And there is Robert, more open than Matthew ever imagined he would be, nearly too good to be true. For all the afternoons they spend together, walking the grounds or sitting in the library in companionable silence, Matthew does not see the bond forming between them. In the end, it is Mary who tells him. She spits it at him like a curse one day - "Well it's obvious - you're like the son he never had! How perfect for you both." He is so surprised at her outburst, stunned and stupidly open-mouthed as she turns and almost runs from him. This is the day he learns to love them both.
At first when Cousin Edith asks to show him the churches, his sheer, simple happiness at her offer of friendship prevents him from thinking any more about it. How wonderful, he thinks, to have a friend at Downton - especially one who is not also his mother. Edith seems nice enough: not so engaging as Sybil and lacking Mary's natural charm, but very decent. A good girl, he thinks. Uncomplicated.
He is wrong, of course, as he so often is when it comes to this family - his family, as he is learning to call them. In the church's dim interior he suddenly sees, out of the corner of his eye, the colored light shining full on her face. Her eyes are fixed on him. He takes refuge in an adopted air of innocence, pretends as hard as he can not to see what she is doing. And though he knows he ought to feel sorry at how much it obviously wounds her, he cannot be anything but relieved as they step outside into the sunlight. She is a sweet girl but she is not for him, nor he for her.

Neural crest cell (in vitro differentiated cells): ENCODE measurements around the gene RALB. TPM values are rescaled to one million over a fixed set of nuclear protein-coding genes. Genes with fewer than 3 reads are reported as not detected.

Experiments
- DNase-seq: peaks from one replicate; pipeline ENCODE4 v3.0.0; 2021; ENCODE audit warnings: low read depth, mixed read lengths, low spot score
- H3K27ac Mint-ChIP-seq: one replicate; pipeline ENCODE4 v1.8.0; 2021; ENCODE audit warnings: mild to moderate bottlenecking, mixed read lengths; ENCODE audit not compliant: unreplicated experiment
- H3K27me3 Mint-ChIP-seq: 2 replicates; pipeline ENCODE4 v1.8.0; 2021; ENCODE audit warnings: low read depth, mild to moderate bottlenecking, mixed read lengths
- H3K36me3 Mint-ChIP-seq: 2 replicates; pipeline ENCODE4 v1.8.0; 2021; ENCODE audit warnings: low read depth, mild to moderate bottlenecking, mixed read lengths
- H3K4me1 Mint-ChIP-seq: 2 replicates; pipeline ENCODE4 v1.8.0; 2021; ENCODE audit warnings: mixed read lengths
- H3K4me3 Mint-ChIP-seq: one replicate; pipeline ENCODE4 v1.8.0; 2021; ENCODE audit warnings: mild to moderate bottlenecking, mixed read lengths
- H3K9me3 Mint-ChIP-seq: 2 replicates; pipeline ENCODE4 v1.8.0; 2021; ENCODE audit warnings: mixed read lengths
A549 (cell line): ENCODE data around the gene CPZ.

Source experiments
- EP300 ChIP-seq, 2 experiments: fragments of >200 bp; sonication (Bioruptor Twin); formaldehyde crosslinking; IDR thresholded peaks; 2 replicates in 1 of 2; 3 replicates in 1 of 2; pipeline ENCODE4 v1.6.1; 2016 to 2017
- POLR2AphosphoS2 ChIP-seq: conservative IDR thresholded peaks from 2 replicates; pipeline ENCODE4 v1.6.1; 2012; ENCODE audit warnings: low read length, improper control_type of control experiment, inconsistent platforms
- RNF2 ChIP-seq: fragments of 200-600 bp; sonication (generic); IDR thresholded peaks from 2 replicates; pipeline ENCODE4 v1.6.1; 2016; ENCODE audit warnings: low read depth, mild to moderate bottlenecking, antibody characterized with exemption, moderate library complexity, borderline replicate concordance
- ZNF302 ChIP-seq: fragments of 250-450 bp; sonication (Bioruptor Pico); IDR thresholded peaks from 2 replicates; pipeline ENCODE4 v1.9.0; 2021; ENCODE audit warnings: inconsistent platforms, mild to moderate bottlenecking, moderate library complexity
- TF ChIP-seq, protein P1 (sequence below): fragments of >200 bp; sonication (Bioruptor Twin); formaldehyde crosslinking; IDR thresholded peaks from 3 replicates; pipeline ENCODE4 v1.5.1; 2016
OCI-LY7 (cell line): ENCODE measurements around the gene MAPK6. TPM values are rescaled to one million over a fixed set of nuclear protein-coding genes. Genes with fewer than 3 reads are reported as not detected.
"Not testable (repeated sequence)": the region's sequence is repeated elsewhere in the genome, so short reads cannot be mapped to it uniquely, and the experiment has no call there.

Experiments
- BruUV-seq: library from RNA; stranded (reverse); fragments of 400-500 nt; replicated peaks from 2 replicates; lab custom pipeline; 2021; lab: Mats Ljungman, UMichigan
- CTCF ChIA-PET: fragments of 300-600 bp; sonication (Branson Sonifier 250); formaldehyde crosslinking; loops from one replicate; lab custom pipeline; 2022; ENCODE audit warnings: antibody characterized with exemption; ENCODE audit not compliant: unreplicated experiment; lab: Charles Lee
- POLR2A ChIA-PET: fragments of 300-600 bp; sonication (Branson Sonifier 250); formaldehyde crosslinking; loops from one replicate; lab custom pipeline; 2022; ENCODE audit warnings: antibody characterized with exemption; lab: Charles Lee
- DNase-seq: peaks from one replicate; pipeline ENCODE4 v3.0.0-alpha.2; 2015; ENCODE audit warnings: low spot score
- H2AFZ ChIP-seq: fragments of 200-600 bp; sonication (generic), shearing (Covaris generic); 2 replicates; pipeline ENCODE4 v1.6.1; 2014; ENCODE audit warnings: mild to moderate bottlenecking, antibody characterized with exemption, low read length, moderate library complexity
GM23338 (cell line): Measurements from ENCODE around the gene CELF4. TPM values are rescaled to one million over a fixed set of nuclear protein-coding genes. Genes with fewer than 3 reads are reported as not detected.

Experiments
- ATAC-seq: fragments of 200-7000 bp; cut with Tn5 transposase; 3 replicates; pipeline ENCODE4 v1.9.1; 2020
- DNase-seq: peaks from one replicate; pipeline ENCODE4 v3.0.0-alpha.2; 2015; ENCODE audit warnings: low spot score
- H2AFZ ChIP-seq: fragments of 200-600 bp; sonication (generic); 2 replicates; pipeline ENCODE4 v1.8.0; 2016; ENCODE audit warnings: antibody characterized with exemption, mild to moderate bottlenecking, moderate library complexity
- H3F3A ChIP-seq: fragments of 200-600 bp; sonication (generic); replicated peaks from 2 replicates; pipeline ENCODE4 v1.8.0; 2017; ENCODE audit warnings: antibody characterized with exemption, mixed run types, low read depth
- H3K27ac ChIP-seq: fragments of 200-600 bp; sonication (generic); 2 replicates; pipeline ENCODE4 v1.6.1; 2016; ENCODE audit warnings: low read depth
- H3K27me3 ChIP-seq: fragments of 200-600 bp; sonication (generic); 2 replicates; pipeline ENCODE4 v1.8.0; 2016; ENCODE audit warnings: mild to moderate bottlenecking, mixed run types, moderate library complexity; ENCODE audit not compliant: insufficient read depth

He has finally managed to rescue a princess, Matthew thinks as he and Branson lay her down on the chaise. She is paler than usual, her dark hair disheveled and falling about her face. Her mouth is slightly open and her large eyes, not now marked by their usual brightness, are regretful. The sadness in her face makes Matthew want to go straight back to Ripon and finish what those men had started - he'd like to see they get what they deserve for hurting her. But maybe it is only the excitement, the adrenaline still in his blood.
"Cousin Matthew," she says, her voice hoarse, "I'm so sorry. And Branson, I - "
"Don't apologize m'lady," Branson mumbles. "Everything's going to be alright."
For just a moment, he imagines what it would be like to hold Sybil in his arms - not the way he has tonight, her nearly unconscious and him shaking, his heart going too fast for comfort - but in a real embrace. Once when he was younger, he had gone with some relations of his mother to the sea shore. He and the other children had kicked off their shoes, and even now he remembers the feel of the hot, coarse sand on his skin. It has always seemed to him that Sybil's voice is like that - novel and familiar at once, saturated in warmth. For an instant, he wants nothing more than to sink into it.
He watches as his mother tends to her. And then he watches Branson - the man hovers there, face drained of blood, hands clenching and unclenching. He stands there and murmurs, "It'll be alright, m'lady." And suddenly, Matthew laughs inwardly at himself - as Sybil glances past his mother's shoulder and up into Branson's face, he sees that she has chosen her own Perseus. That, like her sister, she has once again relegated him the role of sea monster. But, he thinks, it is better this way.